The terrible events in Arizona on Saturday should remind us of the sacrifices made by those who serve the public. The shooting of a member of Congress is shocking because it happens so rarely. Rep. Gabrielle Giffords is only the fifth Congressman to ever be the victim of this kind of violence in the history of the United States. We have a right to be proud that violence against our politicians happens so rarely.
In this country, we live by the rule of law, not the rule of violence. This has been because we have always been tolerant of different points of view, with the shared agreement that we would use the courts, or the ballot box, to settle our differences, rather than violence.
However, that tolerance for other people's views seems to be fading daily.
We hope that this latest event will cause those who trade in fear and division to rethink the effects of their rhetoric and change the nature of our national conversation for the better. Violence is never the answer.
With "stimulus" and "bailouts" discredited as methods of jump-starting the economy, President Barack Obama plans to use new approaches this year, a top White House adviser has said.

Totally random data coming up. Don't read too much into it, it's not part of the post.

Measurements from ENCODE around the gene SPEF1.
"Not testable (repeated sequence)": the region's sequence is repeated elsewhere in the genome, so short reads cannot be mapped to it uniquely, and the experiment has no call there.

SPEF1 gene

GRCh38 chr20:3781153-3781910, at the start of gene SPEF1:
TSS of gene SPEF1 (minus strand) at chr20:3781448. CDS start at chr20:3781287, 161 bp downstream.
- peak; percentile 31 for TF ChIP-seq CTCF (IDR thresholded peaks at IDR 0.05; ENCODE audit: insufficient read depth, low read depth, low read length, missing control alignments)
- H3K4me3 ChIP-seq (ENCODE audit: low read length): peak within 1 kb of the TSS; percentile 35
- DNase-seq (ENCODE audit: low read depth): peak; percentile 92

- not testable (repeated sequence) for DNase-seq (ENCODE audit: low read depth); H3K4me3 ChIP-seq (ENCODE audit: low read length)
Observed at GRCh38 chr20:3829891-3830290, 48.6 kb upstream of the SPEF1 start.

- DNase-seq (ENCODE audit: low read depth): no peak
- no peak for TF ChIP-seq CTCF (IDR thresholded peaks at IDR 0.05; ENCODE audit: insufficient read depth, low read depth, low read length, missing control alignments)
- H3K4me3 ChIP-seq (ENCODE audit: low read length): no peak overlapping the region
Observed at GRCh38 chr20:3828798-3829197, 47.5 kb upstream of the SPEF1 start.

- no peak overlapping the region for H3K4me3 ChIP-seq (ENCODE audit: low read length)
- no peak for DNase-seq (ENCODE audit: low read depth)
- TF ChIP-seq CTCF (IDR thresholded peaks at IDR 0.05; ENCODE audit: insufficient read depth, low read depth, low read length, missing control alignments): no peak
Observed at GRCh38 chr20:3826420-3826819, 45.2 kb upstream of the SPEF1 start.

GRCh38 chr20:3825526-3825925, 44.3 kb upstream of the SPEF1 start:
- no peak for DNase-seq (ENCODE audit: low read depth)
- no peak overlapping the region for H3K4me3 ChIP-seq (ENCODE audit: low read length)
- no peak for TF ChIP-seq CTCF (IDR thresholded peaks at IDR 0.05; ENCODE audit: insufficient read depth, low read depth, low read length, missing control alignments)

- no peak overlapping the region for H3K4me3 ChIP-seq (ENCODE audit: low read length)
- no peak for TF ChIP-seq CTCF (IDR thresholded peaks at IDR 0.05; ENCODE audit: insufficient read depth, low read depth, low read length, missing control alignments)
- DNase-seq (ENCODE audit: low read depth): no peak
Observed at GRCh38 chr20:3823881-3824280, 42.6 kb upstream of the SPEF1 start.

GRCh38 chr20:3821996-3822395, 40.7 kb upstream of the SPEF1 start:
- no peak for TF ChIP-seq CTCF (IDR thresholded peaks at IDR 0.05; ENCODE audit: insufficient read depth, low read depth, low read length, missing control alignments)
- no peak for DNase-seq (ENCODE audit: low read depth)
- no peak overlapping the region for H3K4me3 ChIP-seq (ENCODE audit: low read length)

Hundreds of billions of dollars in government spending have left the unemployment rate at 9.8 percent. Austan Goolsbee, chairman of the White House Council of Economic Advisers, says that means new tactics are needed. Among them will be focusing on investment, exports and innovation, he said a few days ago.
Unfortunately, Goolsbee's comments are open to a variety of interpretations. For example, "innovation" could mean enormous new taxpayer subsidies for impractical technologies favored by Obama.
What the White House should be doing is slashing federal spending, providing tax relief, reducing the burden of regulations - and otherwise getting out of the private sector's way. That, not more government tinkering, should be the White House economic strategy for the new year.